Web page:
MOTORISTS are likely to find themselves stuck in traffic jams as lorry drivers stage a go-slow protest against speed limits.
Truckers across the UK are campaigning for an increase in speed limits for large heavy goods vehicles (HGVs) from 40mph to 50mph, saying such a rise would actually improve safety.
In protest, they are vowing to stick to the current 40mph limit for the rest of the week, meaning traffic is bound to face tailbacks, with Christmas deliveries possibly being affected.
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However, the organiser of the protest, Inverness-based HGV driver Conor McKenna, said lorry drivers would pull over and let traffic pass when they could.
So far, more than 6500 HGV drivers have pledged to join in the protest.
While raising the limit would mean earlier delivery times, drivers say the main motivation is road safety. The current limit restricts vehicles above 7.5 tonnes to 40mph, which is 20mph slower than cars on A-class single carriageway roads.
Hauliers say it leads to dangerous overtaking by frustrated motorists.
Mr McKenna, 28, who drives for DPS Haulage in Dingwall, wants a change in the law.
Before setting off along the A96 from Inverness to Aberdeen yesterday, he said: "A lot of the public don't seem to know that we are restricted to 40mph. Drivers have been looking for the change for years and years and they have been contacting me from right across the country.
"We all drive cars as well as lorries and are well aware of how frustration can build up in a tailback behind an HGV doing 40mph on the A9. That's when people take risks. But if a lorry is sitting at 50mph, the traffic will be flowing better, there will be less congestion and less frustration. It would be safer."
He said the HGVs' braking systems had also improved significantly since the 40mph limit was imposed.
The UK Government has started consulting on a proposal to raise the speed limit for larger lorries to 45mph or 50mph on single carriageway roads.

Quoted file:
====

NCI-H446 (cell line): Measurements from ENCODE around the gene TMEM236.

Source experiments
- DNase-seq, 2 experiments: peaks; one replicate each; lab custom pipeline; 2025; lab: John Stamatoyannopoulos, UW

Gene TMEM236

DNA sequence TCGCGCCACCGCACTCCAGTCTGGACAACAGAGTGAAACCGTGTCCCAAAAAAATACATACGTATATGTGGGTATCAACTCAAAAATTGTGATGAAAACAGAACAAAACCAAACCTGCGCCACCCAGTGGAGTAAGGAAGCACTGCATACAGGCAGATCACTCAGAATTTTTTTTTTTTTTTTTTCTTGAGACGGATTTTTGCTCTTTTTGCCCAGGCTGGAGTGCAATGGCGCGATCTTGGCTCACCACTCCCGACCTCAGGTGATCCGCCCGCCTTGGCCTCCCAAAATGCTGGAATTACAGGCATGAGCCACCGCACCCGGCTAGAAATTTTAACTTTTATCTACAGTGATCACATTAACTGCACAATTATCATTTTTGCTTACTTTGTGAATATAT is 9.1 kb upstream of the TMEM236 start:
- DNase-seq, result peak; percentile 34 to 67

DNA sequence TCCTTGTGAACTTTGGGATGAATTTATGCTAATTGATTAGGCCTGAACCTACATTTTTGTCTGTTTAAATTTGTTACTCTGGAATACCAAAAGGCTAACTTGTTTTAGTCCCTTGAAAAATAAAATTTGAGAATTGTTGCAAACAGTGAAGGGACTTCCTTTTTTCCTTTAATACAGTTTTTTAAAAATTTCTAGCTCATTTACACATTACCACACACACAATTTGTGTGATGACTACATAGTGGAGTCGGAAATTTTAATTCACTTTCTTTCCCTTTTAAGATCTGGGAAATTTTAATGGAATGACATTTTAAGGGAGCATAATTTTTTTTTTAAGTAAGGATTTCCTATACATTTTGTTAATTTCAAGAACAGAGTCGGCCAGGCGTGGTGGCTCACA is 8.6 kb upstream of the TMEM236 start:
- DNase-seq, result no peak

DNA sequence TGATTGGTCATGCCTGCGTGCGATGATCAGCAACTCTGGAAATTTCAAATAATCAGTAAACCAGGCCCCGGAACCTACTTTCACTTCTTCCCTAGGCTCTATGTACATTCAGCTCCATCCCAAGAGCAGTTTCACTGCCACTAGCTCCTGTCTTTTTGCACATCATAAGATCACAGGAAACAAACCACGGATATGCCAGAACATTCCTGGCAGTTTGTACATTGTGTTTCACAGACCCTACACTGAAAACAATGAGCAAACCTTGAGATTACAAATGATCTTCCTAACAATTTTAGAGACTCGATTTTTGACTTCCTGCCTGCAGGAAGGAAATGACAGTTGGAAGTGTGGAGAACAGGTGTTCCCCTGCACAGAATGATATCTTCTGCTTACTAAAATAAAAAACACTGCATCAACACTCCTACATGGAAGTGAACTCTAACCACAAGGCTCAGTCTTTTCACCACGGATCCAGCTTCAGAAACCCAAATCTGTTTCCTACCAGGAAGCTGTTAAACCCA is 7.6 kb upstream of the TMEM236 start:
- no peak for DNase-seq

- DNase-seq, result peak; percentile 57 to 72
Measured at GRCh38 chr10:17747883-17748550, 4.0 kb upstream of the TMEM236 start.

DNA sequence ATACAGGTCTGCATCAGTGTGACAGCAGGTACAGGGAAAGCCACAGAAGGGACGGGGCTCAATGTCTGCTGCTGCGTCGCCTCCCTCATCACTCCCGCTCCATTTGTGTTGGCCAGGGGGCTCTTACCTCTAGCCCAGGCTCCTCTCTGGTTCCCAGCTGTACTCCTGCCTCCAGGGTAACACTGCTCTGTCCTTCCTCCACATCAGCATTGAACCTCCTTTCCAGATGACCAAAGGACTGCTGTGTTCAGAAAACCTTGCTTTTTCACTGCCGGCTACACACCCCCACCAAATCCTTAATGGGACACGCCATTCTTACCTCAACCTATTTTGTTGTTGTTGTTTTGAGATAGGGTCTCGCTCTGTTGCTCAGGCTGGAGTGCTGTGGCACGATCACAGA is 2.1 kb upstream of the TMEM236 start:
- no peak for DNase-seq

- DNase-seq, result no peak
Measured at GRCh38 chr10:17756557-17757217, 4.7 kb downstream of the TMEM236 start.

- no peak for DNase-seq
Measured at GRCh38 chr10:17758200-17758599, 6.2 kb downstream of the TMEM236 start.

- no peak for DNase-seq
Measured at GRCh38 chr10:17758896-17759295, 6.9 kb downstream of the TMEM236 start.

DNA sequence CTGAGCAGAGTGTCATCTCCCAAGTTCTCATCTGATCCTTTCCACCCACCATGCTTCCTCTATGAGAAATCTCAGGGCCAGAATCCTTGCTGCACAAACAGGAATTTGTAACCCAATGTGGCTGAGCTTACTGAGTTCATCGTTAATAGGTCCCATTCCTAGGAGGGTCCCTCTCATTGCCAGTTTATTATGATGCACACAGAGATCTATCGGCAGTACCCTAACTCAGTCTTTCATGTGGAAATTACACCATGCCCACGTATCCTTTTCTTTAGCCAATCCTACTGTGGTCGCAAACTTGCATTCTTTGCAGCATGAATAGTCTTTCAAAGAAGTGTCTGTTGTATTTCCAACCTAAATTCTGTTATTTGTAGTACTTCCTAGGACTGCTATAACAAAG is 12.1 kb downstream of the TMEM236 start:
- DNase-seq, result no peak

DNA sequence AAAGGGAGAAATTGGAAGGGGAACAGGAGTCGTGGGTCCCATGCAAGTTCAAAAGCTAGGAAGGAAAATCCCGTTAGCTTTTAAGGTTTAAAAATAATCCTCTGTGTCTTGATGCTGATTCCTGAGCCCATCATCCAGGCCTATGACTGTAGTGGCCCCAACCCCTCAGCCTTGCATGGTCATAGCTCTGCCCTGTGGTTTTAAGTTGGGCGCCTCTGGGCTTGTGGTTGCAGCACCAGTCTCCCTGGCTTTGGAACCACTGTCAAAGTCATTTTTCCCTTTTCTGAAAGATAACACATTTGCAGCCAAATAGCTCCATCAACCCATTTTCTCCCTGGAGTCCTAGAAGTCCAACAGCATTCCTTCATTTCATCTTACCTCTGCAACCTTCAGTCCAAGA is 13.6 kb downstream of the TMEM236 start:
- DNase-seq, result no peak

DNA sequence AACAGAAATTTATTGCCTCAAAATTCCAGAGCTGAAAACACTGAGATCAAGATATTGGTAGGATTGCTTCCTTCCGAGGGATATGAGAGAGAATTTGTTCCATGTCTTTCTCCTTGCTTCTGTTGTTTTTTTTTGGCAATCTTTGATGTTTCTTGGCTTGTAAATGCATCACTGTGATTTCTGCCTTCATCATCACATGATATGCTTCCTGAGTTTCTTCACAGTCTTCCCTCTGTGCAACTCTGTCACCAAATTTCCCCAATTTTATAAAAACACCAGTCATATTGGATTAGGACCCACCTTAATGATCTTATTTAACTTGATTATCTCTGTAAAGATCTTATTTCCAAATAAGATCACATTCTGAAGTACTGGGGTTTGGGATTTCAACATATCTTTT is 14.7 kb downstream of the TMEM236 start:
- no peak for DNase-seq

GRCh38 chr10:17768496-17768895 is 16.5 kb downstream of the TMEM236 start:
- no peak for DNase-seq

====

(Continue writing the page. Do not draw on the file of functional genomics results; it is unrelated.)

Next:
However, the Scottish Government now has powers to raise the limit north of the Border and ministers are considering a request for a pilot scheme on the A9. A Transport Scotland spokesman said: "While we currently have no plans to implement an increase in speed limits across Scotland's roads, members of the A9 Safety Group have called for consideration of a trial of increased speed limits for HGVs on this particular route. Further information will be made available in the new year."
Highlands and Islands Labour MSP David Stewart believes the change should be made not least because he regularly drove on the A9 and witnessed "some crazy overtaking, much of the time by vehicles travelling behind lorries".
"It is ridiculous to keep a 40mph limit," he said. "These drivers cover huge distances every year and are very professional and experienced."
The road safety charity Brake said there was clear evidence of a direct link between traffic speed and road accidents. Its website warns that more than half of all UK fatal crashes occur on rural roads.
For HGVs over 7.5 tonnes the national speed limit is 40mph on single carriageway roads, 50mph on dual carriageways and 60 mph on motorways. For goods vehicles under 7.5 tonnes the national speed limit is 50 mph on single carriageways, 60mph on dual carriageways and 70mph on motorways.